We got into Beijing – China’s capital – a couple of hours ago…
When I first came to China 20 years ago, 80% of the cars on the road were run-down, burgundy Volkswagen Santana taxi cabs. Today, high-end cars like Audis and Teslas were the norm.
The cars on the highway were no different from what you’d see on a U.S. highway – and were potentially even higher-end here in Beijing.
As we left our hotel at the China Central Place commercial district to find some dinner, we passed all of the world’s highest-end luxury shops… No kidding. We passed Chanel, Gucci, Prada, Rolex, Salvatore Ferragamo, Coach, Versace, and many more.
The restaurants were on the sixth floor… Incredibly, the luxury-brand shops covered all five stories as we rode the escalators up. No worries if your Tesla was running a little low on charge… You could charge it at one of the many charging stations in the parking lot while you shopped.
I live in Northeast Florida… and I can’t think of anywhere near home that is as high-end as where I am right now in Beijing. Back home, you’d have to travel hundreds of miles to find a place like this.
Of course, I know that all of Beijing isn’t like this. I’m sure we can (and will) find traditional rickshaws and traditional Mao suits somewhere in Beijing on our trip… But my point is this…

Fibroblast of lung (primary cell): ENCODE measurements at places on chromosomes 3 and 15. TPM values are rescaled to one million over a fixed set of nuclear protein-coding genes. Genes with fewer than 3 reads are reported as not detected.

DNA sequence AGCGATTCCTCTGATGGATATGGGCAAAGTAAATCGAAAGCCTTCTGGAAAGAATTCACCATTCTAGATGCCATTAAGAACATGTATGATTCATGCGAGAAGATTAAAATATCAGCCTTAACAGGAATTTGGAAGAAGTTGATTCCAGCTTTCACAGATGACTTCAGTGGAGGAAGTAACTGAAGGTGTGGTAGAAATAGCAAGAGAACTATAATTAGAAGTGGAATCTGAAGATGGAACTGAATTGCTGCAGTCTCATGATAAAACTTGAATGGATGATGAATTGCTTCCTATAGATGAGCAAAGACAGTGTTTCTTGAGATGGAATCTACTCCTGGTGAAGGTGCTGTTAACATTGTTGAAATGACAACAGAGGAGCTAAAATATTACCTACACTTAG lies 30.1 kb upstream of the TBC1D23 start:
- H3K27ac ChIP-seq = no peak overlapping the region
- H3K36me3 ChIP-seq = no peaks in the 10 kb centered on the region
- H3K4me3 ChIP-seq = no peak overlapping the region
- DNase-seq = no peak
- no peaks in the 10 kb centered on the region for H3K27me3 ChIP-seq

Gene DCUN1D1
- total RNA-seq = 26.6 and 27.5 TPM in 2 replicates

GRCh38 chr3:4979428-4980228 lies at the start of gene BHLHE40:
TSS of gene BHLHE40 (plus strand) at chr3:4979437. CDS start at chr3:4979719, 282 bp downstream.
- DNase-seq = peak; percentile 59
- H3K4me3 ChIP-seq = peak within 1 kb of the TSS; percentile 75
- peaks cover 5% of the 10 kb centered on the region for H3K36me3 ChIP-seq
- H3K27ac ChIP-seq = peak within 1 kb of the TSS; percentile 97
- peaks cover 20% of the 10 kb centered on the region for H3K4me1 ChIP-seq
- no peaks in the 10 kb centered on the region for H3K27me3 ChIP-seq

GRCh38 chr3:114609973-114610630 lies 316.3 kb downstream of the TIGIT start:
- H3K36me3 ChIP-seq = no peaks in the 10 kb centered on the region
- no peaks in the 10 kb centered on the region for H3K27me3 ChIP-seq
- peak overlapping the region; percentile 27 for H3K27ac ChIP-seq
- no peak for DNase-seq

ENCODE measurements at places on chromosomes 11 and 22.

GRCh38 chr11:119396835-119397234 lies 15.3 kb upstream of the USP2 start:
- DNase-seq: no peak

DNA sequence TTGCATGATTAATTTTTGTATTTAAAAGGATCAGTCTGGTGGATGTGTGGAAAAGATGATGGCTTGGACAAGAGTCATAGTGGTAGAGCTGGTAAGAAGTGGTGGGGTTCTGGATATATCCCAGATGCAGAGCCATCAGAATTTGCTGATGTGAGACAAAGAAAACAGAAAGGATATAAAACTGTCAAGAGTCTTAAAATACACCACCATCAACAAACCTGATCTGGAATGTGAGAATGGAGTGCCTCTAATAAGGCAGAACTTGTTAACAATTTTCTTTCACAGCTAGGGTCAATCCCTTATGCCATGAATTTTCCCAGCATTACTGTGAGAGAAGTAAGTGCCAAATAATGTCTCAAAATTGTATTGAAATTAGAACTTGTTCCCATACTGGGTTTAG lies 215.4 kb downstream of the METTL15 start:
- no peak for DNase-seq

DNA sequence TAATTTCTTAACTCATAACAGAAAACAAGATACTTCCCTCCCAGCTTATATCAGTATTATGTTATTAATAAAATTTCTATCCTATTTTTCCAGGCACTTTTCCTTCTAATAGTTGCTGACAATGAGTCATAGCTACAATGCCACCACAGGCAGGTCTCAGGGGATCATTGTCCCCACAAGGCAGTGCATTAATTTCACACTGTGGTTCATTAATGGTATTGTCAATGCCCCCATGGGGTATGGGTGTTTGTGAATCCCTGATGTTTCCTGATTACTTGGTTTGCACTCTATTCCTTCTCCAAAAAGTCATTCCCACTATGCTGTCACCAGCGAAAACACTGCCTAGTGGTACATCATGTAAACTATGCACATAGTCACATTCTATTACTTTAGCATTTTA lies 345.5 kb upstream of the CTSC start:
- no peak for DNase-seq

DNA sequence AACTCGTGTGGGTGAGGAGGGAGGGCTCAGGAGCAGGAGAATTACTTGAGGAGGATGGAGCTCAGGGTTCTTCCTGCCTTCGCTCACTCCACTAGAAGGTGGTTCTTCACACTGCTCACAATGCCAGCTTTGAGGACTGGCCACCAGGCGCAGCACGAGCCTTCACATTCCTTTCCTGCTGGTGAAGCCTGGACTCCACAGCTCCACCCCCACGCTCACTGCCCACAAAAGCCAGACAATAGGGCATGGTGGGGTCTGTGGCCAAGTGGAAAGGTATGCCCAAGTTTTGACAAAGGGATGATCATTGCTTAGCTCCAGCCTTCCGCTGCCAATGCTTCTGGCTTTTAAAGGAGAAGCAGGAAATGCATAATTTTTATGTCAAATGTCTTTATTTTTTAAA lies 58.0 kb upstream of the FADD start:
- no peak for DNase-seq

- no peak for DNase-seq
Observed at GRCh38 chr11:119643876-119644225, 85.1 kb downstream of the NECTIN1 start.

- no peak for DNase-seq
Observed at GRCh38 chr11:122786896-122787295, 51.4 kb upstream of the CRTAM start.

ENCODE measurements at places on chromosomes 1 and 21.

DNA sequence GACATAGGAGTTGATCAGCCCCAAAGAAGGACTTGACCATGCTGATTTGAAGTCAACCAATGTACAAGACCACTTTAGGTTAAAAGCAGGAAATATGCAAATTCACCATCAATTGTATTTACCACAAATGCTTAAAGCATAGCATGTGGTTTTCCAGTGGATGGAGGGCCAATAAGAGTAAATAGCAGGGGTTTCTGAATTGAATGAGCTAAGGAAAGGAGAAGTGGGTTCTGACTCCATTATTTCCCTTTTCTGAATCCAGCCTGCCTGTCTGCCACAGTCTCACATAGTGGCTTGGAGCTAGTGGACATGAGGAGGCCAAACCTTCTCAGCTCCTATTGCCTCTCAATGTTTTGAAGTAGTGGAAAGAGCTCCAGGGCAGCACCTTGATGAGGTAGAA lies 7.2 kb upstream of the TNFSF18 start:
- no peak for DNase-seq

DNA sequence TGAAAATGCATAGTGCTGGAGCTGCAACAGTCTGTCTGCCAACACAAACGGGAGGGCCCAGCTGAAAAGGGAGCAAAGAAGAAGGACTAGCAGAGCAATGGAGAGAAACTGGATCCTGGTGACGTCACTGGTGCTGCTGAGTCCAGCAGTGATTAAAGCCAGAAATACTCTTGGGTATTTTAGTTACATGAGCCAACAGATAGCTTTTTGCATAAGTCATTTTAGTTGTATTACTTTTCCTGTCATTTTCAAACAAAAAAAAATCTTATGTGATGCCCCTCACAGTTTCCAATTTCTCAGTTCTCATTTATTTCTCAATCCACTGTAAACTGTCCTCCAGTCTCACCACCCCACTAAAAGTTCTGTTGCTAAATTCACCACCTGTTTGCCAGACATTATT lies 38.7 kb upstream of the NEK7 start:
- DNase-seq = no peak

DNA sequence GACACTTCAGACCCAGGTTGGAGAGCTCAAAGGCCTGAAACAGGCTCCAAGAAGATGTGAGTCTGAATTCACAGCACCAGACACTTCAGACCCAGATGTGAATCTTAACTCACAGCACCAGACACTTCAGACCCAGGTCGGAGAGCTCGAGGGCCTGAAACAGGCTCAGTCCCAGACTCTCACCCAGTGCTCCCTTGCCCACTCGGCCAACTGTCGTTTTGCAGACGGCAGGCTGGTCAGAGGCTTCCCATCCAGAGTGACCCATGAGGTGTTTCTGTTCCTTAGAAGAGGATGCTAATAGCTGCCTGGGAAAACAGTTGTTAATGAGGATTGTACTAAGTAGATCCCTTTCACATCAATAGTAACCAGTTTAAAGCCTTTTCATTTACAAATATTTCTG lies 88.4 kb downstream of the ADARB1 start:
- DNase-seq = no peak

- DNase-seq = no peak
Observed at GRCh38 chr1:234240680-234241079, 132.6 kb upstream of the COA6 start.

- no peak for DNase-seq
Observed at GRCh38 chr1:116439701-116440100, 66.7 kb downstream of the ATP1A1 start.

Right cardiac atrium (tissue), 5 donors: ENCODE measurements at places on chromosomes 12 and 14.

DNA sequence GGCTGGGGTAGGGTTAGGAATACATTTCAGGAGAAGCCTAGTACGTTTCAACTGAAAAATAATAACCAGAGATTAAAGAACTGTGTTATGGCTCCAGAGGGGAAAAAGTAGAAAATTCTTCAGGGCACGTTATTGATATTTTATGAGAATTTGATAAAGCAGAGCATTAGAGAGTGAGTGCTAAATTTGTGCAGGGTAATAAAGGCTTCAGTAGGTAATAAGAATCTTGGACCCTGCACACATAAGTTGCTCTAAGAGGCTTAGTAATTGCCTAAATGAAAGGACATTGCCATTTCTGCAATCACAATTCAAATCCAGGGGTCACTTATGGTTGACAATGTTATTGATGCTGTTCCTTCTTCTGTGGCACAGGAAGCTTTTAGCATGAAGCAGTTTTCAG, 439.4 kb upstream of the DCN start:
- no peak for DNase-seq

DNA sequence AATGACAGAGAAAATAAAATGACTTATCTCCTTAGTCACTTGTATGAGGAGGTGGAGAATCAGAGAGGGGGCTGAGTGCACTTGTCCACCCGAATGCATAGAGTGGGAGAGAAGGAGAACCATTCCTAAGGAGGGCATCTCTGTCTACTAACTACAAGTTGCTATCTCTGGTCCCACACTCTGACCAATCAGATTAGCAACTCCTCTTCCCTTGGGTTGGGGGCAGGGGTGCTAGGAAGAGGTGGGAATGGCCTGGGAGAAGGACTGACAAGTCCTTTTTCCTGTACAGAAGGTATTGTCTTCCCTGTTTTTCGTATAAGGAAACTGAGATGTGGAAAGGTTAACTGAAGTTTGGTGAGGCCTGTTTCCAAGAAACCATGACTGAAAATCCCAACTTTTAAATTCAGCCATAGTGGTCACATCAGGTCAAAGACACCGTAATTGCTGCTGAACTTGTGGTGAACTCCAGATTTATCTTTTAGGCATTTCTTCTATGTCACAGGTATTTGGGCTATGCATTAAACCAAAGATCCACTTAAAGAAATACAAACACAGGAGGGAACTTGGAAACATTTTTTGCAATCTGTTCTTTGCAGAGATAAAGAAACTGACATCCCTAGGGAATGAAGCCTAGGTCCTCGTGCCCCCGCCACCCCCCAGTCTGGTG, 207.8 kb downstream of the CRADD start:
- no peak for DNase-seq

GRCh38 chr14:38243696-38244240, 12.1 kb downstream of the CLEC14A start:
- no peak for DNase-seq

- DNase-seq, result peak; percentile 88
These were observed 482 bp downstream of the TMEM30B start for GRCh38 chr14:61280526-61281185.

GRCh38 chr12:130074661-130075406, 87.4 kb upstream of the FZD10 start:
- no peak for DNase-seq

Beijing is a lot more futuristic than you can possibly imagine.
Take your opinions or mental images of Beijing, and throw them out the window. This is NOT an emerging market. Not in the classic sense, at least. When you compare where I am now to a country like India (where I’ve experienced regular power outages and zero infrastructure), this place seems to be working just fine.
The only preconceived notions that I’ve found to be true in my few hours on the ground in Beijing are the smog (my eyeballs hurt), the traffic, and the Internet censorship (forget about Facebook, Google, and Gmail – they don’t work here).
Our next few days are chock-full of meetings, both here in Beijing and in Shanghai. I will certainly learn a lot more. But these first couple hours on the ground – just getting settled in – have been eye-opening.
The conclusion is simple: China is no longer an emerging market… not in the classic sense, anyway. Don’t forget it…
Good investing,
Steve

Source: DailyWealth

A Place Where Dividend Yields Are Higher Than P/E Ratios

 
Greetings from Hong Kong…
 
I just had dinner with the Churchouses… It's one of my favorite things in the world to do.
 
There's hardly a man who's more knowledgeable about Asian investing than Peter Churchouse…
 
Peter has spent more than 35 years in Asia, including 16 years with Morgan Stanley (as the firm's head of research there at his peak). He then left the company and started his own hedge fund. Today, he writes the excellent Churchouse Letter (which I highly recommend).